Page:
So, I recently wrote about these new Twitter changes and they were on their way. Well guess what? They’re here! My profile has changed over this morning and so has a few others. If you haven’t seen the new look yet, you’ll very likely see your profile page has been updated in the coming weeks. If you can’t wait, then you can get the new profile right now! Just go here and click “get it now” button half way down the page: https://about.twitter.com/products/new-profiles So, what do all these new changes mean for businesses?
- Twitter Header Image: Instead of the header photos located behind the profile picture and bio description like before, they are now located at the top and fill the length of the screen. Just like a cover photo on Facebook! In order to create a good quality header image, it’s important to note that this new size is 1500 pixels. To add a new header image, simply upload your image as before. Go to profile, click edit profile and you will be prompted to upload/change header image. It’s very important that businesses use this space cleverly with branding, images and key messages.
- Profile Picture: The profile picture is now much larger for new profiles. The new Twitter profile picture dimensions are now 400 x 400 pixels. It’s very important to make sure your image is properly formatted for the new layout. There is nothing worse than a business with a poor, low resolution, ill-fitted profile picture! As you can see in my screenshot above, it is no longer located in the middle of the page either! It is now on the top left and will be slightly overlapping the header image on the bottom left (something to remember when designing your new custom header image!). Luckily, if you already have a profile image – it has already been resized and fit to the larger dimensions by Twitter. It would be a good idea to review your images on Twitter. With the new Twitter profile layout there are more customization options available, and you should probably change your images to compliment each other, and optimise this space.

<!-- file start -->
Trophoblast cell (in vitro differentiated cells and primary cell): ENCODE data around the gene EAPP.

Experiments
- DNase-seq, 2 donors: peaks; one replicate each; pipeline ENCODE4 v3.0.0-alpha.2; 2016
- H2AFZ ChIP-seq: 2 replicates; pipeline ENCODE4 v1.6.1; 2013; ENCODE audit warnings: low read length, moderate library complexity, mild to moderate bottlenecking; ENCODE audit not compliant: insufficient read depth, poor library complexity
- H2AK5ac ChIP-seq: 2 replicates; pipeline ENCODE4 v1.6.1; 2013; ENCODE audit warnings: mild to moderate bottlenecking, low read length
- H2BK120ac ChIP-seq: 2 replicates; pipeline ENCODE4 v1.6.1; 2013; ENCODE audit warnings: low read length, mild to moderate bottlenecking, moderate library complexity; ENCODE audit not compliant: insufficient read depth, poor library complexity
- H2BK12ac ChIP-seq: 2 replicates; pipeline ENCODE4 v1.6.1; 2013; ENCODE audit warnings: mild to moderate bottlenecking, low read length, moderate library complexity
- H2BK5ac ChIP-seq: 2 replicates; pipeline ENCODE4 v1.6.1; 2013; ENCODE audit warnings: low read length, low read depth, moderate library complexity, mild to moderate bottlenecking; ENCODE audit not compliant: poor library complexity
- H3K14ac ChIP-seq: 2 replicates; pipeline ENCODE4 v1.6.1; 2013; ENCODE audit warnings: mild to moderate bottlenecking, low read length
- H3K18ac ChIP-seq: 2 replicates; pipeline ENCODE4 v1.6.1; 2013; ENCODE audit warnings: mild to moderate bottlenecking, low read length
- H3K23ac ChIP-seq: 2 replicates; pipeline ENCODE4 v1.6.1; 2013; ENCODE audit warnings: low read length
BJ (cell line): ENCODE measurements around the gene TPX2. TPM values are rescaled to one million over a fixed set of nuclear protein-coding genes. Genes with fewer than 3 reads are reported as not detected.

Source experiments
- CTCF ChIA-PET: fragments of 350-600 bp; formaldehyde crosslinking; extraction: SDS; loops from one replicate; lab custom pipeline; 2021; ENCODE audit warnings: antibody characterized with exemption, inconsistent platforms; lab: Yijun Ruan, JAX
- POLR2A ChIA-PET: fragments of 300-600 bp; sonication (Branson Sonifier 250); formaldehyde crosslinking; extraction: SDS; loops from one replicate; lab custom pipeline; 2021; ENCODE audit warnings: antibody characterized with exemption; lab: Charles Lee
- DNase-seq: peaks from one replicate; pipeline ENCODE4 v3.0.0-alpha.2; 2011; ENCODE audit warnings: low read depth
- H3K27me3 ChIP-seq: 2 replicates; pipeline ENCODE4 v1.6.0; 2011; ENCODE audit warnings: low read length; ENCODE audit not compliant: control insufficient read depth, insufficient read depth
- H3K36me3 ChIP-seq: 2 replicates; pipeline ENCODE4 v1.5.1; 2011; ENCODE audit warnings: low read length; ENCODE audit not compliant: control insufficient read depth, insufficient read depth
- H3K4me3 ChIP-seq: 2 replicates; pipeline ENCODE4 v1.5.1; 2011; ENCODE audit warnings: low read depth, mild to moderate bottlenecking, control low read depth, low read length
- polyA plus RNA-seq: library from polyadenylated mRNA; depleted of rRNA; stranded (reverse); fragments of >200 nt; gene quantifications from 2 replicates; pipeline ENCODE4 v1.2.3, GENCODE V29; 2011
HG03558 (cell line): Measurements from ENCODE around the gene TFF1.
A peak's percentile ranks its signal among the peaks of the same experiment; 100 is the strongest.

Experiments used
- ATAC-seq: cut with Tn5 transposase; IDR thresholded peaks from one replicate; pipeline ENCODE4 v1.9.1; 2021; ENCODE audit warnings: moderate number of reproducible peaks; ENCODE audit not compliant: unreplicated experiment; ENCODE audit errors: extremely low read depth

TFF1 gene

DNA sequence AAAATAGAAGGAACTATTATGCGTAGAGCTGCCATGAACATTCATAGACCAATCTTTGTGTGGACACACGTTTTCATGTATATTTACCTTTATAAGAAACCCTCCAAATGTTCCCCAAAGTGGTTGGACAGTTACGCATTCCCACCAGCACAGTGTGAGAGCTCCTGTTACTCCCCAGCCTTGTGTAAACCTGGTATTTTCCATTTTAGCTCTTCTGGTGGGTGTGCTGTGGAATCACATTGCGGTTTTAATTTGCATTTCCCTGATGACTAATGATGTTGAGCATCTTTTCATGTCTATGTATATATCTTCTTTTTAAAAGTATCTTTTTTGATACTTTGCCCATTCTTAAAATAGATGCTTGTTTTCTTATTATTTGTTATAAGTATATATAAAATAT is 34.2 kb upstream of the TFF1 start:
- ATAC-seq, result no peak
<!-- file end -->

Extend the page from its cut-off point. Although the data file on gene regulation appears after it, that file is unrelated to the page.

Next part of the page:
- Popular Content: One of the biggest differences will be the importance placed on engagement for each post. Any post without any form of engagement such as a comment, re-tweet or favorite will be shown significantly smaller than a ‘popular’ post.
- Social media marketers will need to ensure that they are posting quality tweets in order to increase engagement on all of their posts since it will be obvious if a post was not ‘popular.’ See my tweets (screenshot on the left) which vary in popularity!Since tweeted photos will appear automatically in the newsfeed and will be larger, it is more important to find photos to tweet. Twitter’s new design is more visually appealing so we should be posting with that in mind!
- Pin a Tweet: Another feature on the new Twitter profile is ‘pinned’ tweets. If you had a great tweet that you want to have more exposure this can be ‘pinned’ to remain at the top of your page. The ‘pinned’ posts are similar to Facebook’s ‘Pin to Top’ option, which keeps a post at the top of the page for a week. ‘Pinning’ will be great for brands running a campaign because instead of creating repeated tweets and risking annoying their followers they can circulate ‘pinned’ tweets for exposure. Even with this new profile redesign, when I click someone’s name to go to their profile, I still get a pop-up with their bio info — instead of being taken directly to their profile page. Nothing new there! Why do I need to visit a profile if I can find everything I need in that pop-up? I just wonder how many people actually click again to go through to someone’s profile? Will it make much difference if people are staying on the timeline for their news? It’s worth a try though!